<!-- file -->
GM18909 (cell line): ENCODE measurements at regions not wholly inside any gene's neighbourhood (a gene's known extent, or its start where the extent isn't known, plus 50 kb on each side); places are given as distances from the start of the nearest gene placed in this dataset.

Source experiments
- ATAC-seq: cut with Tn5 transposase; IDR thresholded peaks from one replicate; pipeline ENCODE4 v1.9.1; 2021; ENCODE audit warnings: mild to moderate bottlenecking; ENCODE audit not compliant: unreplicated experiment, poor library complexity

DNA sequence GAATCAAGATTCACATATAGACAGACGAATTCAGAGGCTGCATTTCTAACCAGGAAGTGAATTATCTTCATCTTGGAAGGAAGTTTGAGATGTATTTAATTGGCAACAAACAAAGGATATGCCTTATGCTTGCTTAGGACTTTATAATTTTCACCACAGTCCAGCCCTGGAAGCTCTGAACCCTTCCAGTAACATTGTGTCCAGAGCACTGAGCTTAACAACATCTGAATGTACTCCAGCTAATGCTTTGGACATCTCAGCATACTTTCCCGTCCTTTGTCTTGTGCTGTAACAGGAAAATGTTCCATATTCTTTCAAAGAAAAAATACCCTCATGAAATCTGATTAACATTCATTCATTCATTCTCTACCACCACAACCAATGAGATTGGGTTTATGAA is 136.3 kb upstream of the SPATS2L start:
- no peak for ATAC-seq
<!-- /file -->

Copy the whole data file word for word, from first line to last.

GM18909 (cell line): ENCODE measurements at regions not wholly inside any gene's neighbourhood (a gene's known extent, or its start where the extent isn't known, plus 50 kb on each side); places are given as distances from the start of the nearest gene placed in this dataset.

Source experiments
- ATAC-seq: cut with Tn5 transposase; IDR thresholded peaks from one replicate; pipeline ENCODE4 v1.9.1; 2021; ENCODE audit warnings: mild to moderate bottlenecking; ENCODE audit not compliant: unreplicated experiment, poor library complexity

DNA sequence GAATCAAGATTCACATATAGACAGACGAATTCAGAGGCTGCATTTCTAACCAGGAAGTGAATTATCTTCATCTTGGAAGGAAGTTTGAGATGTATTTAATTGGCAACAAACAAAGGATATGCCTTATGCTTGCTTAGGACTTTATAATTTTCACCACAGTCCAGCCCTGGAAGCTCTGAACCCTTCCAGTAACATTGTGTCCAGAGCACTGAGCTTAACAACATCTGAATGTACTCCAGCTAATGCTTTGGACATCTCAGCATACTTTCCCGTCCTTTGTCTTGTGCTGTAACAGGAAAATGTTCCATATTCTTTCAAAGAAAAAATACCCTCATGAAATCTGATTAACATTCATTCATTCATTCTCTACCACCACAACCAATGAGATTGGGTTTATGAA is 136.3 kb upstream of the SPATS2L start:
- no peak for ATAC-seq